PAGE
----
§ 61-3C-14a. Obscene, anonymous, harassing and threatening communications by computer; penalty.

(a) It is unlawful for any person, with the intent to harass or abuse another person, use a computer to:
(1) Make contact with another without disclosing his or her identity with the intent to harass or abuse;
(2) Make contact with a person after being requested by the person to desist from contacting them;
(3) Threaten to commit a crime against any person or property; or
(4) Cause obscene material to be delivered or transmitted to a specific person after being requested to desist from sending such material.
For purposes of this section, "obscene material" means material that:
(A) An average person, applying contemporary adult community standards, would find, taken as a whole, appeals to the prurient interest, is intended to appeal to the prurient interest, or is pandered to a prurient interest;
(B) An average person, applying contemporary adult community standards, would find, depicts or describes, in a patently offensive way, sexually explicit conduct consisting of an ultimate sexual act, normal or perverted, actual or simulated, an excretory function, masturbation, lewd exhibition of the genitals or sadomasochistic sexual abuse; and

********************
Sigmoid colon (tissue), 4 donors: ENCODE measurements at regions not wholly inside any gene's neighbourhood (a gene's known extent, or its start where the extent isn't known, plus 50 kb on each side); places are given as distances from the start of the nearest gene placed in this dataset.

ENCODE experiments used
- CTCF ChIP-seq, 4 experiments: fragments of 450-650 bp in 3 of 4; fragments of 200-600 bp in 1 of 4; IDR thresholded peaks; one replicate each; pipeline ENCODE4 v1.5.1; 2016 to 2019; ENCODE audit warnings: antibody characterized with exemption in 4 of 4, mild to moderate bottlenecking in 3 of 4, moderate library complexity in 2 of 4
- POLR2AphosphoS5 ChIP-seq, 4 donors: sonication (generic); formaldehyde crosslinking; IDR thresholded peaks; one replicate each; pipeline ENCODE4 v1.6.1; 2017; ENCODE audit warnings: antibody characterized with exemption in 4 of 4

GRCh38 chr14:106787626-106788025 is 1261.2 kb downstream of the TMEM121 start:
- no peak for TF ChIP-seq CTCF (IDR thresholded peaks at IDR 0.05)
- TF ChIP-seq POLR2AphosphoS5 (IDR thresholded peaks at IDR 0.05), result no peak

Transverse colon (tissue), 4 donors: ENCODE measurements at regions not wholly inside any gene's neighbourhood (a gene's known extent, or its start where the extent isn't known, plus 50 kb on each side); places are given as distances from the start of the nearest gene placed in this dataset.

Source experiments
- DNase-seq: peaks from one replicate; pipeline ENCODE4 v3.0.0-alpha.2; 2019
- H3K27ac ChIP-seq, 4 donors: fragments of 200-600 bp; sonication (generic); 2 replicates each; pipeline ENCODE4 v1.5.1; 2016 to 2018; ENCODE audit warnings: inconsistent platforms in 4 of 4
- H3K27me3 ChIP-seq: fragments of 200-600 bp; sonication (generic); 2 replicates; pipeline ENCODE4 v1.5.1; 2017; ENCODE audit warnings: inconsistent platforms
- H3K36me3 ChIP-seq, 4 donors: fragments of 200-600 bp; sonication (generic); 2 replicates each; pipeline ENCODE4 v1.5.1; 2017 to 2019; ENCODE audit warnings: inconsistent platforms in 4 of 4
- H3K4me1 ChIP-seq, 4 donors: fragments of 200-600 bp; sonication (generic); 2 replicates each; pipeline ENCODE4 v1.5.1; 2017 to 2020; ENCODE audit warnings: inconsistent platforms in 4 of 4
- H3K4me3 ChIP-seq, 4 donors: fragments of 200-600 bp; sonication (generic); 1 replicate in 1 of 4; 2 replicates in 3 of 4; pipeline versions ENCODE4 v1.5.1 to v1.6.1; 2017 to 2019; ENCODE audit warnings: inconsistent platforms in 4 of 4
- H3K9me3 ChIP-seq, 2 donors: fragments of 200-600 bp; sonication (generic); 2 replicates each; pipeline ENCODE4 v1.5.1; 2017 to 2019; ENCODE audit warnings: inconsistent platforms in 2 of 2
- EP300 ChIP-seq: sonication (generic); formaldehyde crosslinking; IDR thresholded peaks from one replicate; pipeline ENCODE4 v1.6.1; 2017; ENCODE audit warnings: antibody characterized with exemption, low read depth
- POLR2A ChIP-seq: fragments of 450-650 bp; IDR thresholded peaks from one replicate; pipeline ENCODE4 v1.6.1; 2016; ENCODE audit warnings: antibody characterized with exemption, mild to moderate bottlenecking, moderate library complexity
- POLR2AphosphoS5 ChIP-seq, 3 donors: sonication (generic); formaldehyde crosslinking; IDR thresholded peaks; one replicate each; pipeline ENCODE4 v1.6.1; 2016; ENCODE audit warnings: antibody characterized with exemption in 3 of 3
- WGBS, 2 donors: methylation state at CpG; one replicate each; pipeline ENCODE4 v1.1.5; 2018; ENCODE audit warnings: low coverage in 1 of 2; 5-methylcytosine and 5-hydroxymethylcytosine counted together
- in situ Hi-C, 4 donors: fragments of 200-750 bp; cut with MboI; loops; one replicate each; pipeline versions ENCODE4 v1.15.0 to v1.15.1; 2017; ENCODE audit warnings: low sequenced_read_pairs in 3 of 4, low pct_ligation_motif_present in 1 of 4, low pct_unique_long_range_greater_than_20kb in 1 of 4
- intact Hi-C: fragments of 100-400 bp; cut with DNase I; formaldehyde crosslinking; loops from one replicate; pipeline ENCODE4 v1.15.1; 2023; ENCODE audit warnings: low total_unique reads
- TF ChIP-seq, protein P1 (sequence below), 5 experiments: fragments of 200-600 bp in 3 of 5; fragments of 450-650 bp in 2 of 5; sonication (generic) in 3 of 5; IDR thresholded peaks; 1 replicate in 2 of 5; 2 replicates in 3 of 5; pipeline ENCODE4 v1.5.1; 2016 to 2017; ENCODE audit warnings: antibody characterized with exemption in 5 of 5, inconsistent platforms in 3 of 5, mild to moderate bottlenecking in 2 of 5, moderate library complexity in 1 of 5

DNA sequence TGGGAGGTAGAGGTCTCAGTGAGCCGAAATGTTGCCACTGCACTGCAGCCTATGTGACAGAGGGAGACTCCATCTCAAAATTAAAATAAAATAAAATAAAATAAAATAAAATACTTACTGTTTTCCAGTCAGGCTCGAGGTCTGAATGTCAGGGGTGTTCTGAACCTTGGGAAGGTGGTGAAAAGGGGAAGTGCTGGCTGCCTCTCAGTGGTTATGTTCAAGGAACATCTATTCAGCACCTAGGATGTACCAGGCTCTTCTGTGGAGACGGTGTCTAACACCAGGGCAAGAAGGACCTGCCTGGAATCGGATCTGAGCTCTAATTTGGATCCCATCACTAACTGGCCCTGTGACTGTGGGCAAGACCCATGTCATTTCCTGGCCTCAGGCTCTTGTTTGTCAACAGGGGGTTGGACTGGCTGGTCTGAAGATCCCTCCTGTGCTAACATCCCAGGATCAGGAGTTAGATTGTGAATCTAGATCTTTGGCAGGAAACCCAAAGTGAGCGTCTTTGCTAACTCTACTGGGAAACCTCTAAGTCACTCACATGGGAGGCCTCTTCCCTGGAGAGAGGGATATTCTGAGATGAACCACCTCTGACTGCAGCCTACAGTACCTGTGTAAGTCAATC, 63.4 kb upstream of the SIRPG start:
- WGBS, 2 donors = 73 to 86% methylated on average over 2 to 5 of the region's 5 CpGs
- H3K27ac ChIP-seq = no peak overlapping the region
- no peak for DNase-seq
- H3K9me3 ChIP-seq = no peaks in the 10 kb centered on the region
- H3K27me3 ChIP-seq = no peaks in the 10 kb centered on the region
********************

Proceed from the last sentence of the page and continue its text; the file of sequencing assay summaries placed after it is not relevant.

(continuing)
(C) A reasonable person would find, taken as a whole, lacks literary, artistic, political or scientific value.
(b) It is unlawful for any person to knowingly permit a computer under his or her control to be used for any purpose prohibited by this section.
(c) Any offense committed under this section may be determined to have occurred at the place at which the contact originated or the place at which the contact was received or intended to be received.
(d) Any person who violates a provision of this section is guilty of a misdemeanor and, upon conviction thereof, shall be fined not more than five hundred dollars or confined in a county or regional jail not more than six months, or both. For a second or subsequent offense, the person is guilty of a misdemeanor and, upon conviction thereof, shall be fined not more than one thousand dollars or confined in a county or regional jail for not more than one year, or both.